The Importance of Keeping Your Circadian Rhythm on Beat

Our planet Earth is the residence of all life as we know. Interestingly, we are the planet Earth for an entirely different species of organisms: microbes. Microbes cover every square inch of both our outsides and insides… from our skin, to our eyelashes, even to the inside of our intestines. Not all microbes are bad—most of them live in symbiosis with us. Our intestines are home to the gut microbiome. Scientists aren’t exactly sure what exactly the gut microbiome does, but it experiments show that changing the composition and health of the gut microbiome seems to have a body-wide effect. In mice, poor care of the microbiome often leads to health issues, such as weak immune systems and diabetes, that are not present in mice with healthy microbiomes.

It’s clear that keeping our microbiomes healthy is in line with keeping ourselves healthy. But what exactly can we do to keep our gut germs healthy?

1. Try to eat around the same times.

Our gut microbiome has a sleep/wake cycle, just like us. But for them, what tells them to wake up and go to sleep is not the sun rising or setting. Rather, it is when they receive nutrients (when we eat). They have their own circadian rhythm that is tuned to the clock of our daily meals. Consistency in our meals helps keep this clock on track. Why is this important? During periods of food, microbes prefer to repair themselves. During periods of fasting, microbes detox themselves. When their circadian rhythms are lost, microbes aren’t able to repair or detox well. This is bad for their health.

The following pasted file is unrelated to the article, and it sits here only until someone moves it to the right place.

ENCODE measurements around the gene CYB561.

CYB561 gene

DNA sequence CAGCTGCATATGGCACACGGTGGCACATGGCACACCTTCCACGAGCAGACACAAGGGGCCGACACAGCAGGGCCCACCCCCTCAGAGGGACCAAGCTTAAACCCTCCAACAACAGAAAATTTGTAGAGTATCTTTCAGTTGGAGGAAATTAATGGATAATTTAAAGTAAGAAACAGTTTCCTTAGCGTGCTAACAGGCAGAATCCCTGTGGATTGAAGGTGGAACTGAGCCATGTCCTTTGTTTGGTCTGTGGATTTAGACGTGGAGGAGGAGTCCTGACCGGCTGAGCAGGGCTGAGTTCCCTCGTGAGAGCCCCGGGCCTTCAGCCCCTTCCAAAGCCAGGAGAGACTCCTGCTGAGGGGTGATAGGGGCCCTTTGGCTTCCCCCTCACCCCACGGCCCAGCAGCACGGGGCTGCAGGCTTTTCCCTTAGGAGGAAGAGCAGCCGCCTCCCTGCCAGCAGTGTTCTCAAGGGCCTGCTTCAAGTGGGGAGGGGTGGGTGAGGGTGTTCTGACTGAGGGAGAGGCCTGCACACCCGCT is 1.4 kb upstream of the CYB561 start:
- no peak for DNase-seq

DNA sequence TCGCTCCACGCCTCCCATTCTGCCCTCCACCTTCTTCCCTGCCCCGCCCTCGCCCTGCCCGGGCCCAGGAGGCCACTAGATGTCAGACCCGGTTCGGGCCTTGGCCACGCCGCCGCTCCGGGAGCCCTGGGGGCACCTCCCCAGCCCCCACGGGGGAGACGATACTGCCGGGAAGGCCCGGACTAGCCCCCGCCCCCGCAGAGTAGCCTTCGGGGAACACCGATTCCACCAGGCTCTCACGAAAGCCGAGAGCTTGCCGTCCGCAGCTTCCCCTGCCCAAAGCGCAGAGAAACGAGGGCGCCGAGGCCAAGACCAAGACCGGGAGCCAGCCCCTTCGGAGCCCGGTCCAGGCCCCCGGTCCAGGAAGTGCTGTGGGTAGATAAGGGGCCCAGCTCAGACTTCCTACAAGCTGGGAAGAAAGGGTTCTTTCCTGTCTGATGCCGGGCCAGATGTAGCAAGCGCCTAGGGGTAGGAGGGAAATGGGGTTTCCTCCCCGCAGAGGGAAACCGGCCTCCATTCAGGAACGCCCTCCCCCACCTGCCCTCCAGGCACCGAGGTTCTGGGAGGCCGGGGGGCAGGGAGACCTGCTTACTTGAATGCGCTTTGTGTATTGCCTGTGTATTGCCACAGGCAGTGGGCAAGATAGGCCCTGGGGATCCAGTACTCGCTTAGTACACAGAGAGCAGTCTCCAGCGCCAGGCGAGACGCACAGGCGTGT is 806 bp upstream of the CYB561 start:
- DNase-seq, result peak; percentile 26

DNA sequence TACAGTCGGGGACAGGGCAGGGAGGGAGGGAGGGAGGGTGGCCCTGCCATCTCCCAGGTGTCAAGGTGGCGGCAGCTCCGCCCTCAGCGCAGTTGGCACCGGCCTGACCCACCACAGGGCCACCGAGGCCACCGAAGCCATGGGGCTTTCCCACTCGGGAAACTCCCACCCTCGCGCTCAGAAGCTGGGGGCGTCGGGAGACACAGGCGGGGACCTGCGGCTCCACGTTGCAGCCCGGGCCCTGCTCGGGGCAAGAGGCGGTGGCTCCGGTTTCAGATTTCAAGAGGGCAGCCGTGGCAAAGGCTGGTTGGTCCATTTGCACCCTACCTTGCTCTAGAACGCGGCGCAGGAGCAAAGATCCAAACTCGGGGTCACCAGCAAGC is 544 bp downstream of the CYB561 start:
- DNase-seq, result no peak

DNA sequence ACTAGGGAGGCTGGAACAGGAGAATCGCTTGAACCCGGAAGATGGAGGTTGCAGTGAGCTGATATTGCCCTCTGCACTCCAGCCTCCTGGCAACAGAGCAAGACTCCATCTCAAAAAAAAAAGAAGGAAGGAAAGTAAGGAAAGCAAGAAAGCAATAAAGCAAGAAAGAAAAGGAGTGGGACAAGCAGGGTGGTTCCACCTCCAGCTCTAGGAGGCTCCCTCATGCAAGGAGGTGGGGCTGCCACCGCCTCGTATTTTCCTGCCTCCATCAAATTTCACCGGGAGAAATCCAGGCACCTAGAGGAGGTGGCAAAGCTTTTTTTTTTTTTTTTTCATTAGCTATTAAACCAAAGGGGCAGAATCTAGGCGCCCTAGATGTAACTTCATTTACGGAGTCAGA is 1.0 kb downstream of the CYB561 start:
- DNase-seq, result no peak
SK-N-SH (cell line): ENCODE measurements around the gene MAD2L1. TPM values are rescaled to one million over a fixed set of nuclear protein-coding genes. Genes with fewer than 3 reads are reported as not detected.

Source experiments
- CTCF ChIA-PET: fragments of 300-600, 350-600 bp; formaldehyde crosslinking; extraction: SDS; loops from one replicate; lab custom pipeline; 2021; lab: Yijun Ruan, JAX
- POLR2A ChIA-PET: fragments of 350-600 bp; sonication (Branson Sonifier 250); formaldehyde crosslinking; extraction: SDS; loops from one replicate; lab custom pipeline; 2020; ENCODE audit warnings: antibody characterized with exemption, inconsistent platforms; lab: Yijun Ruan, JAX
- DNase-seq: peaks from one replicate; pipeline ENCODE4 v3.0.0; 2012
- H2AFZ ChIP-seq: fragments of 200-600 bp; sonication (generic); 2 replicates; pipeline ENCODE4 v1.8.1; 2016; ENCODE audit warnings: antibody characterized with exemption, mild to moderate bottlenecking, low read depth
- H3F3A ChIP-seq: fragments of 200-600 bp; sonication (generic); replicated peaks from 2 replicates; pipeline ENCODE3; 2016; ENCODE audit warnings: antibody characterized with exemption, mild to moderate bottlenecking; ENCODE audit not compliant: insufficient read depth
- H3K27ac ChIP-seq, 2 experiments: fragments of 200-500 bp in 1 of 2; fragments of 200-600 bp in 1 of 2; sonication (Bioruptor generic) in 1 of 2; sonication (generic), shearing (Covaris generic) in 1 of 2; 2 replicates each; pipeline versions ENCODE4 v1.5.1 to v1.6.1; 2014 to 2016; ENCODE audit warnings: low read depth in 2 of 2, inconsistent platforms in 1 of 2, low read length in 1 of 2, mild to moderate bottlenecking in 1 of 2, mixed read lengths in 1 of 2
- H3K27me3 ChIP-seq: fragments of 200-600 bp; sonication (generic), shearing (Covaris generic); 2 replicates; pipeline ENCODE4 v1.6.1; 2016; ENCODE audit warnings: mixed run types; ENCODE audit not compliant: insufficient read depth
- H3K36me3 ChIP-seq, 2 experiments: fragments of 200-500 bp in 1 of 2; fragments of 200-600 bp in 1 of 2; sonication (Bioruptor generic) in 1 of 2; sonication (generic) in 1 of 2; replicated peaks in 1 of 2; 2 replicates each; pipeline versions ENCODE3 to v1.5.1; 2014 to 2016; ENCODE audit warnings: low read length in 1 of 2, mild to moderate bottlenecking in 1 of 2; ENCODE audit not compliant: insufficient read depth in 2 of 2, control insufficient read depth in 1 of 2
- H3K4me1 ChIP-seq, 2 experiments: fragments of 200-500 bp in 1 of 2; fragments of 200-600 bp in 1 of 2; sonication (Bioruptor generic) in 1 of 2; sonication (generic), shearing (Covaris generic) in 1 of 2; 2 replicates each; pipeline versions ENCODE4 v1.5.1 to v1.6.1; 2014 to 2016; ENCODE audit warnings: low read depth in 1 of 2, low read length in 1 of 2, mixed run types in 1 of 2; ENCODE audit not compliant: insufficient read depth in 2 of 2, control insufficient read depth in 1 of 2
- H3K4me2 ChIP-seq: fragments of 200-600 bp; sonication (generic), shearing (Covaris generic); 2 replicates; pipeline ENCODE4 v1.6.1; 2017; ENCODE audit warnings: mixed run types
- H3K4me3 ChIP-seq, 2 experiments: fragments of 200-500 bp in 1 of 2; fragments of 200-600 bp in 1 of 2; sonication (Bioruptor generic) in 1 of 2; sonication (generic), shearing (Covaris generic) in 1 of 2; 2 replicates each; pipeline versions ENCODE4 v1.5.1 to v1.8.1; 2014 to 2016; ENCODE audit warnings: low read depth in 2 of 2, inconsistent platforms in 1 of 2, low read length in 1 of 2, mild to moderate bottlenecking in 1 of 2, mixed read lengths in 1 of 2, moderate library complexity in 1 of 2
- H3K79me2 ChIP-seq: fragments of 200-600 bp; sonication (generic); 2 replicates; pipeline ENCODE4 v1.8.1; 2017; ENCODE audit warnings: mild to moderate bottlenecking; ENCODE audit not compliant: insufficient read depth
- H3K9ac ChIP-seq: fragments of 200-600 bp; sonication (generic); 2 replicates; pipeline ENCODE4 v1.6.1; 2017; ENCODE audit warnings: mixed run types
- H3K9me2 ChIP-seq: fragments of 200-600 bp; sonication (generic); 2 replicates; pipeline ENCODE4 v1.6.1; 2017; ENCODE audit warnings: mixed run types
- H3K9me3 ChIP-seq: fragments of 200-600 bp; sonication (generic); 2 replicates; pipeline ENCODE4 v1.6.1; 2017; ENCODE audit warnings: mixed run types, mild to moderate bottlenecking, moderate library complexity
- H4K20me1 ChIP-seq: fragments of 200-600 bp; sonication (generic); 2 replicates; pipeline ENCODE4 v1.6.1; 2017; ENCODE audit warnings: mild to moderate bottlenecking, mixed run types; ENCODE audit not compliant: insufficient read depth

2. Also… try to go to bed around the same time.

This is a really tough one! But it is very important. Because our gut microbiome responds to different day/night stimuli than we do, it’s important to keep our circadian rhythm on the same page as the circadian rhythm of our gut microbiome. After light stimulates our nervous system, our nervous system sends a message to the rest of our body that it is “wake” time. Therefore, it is also very important to try to sleep and wake up at the same time.


3. Try to eat healthy!

Unfortunately, consuming alcohol and eating a high-fat diet really stresses out our microbiome. Too much alcohol and hot dogs increase the number of pro-inflammatory bacteria and, among other things, change the ratio of certain kinds of bacteria in our gut. This change in ratio has been most linked to obesity. 

A study by Thaiss et al. showed that when gut bacteria were transferred from jet-lagged humans into mice with no gut microbiome, these mice became obese and intolerant to glucose. When gut bacteria were transferred from non-jet-lagged humans, these mice did not develop metabolic syndrome. We should take care of our gut microbiome the same way we take care of the rest of ourselves. I urge all readers to take a look at this recent, very well-written literature review called Circadian Rhythm and the Gut Microbiome, by Voigt et. al (2006) for an in-depth read.


Image Credit: Feature, 12